I feel I ought to publicly praise the staff at Bhs in Birmingham; they provide a fantastic service and are always friendly and helpful. Even when they’re being traumatised by long-haired, leather-clad bloggers.
I’d only intended to buy underpants when I went in. This isn’t a source of trauma in itself; we all have to buy things to keep our bits in from time-to-time. In fact, I’d go so far as to say that the ubiquity of underwear in clothes shops is a measure of the popularity of such items. Anyway, there I was, wandering through the ground floor when my eyes alighted on a frill-fronted shirt. After doing a double-take, I realised that I was in the women’s wear department and Jon Pertwee’s Doctor Who costume hadn’t reached high-street stores again: I was looking at a blouse. And this piqued my curiosity.
It has to be noted that, unlike many men, I am actually fairly familiar with the women’s wear sections of department stores. Back when I was a sixth-former, I used to haunt the accessories end of women’s wear in the Cambridge branch of Debenhams on a hunt for random items of the pretty belt and scarf variety. Listening to too much eighties metal does that to you. So my this frill-fronted blouse got me thinking about my old dress sense and tipped a cascade of thoughts through my head as I descended the escalators into the obscure basement that houses men’s wear. Three packets of underpants were found. And, as I walked casually up to the tills, I decided that I may as well ask the question that was preying on my mind:
Is there a way of working out your dress size, or is it just trial and error?
The girl who had just run my underpants through the lasers started telling me about measurements from write to wrist across the chest and suggested that I ask one of the men’s wear specialists. After a second of thinking, I realised why I’d got that answer.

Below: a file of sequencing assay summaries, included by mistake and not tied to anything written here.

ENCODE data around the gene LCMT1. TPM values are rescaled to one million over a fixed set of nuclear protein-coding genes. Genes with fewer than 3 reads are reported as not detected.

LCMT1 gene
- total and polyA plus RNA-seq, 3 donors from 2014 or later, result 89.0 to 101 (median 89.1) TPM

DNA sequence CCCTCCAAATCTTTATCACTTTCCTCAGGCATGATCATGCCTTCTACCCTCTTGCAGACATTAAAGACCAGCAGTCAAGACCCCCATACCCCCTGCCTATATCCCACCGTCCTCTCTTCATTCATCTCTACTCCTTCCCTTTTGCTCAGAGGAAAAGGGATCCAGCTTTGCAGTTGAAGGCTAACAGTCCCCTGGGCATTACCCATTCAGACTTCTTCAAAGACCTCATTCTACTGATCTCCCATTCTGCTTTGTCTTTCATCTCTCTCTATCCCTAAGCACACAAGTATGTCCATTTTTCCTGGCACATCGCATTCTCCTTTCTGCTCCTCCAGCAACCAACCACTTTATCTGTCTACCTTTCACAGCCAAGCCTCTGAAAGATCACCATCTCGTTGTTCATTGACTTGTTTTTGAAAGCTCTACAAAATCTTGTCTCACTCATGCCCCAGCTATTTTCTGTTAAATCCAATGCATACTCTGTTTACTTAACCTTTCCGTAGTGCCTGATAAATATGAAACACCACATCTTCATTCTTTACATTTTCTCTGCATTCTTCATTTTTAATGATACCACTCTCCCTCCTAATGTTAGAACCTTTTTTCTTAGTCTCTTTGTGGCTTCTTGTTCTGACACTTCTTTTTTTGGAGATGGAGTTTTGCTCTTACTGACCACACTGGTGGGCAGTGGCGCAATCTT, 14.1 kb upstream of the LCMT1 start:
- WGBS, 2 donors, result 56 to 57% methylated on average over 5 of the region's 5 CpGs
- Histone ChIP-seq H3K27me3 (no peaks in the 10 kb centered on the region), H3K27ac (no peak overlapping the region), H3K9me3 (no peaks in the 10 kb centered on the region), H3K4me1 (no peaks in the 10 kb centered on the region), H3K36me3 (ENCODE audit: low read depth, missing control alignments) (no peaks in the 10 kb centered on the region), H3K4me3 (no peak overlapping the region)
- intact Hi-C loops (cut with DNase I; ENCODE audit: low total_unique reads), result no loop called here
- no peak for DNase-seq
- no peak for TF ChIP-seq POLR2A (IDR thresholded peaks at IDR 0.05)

“Oh, no,” I said. “I know my chest size. I was wondering how I could go about working out my dress size.”
A surprised (and puzzled) smile lit up her face. Foolishly, I tried to explain.
“I occasionally cross-dress,” I began.
Not the best start. The grin seemed to get more nervous. Hell, I was blushing by now.
“Not full-on,” I continued hastily. “I just occasionally buy scarves and blouses and was wondering how to work out my top-half dress size.”
She didn’t seem sure. Fortunately, her colleague at the next till rescued her. She asked me what my chest size was and asked me to take my jacket off and turn around. I obliged.
“Sixteen, maybe eighteen, but it will vary from shop to shop,” she concluded.
So now I know. As it happens, that blouse I was admiring was shaped, so it wouldn’t have looked right on me without some strategic padding…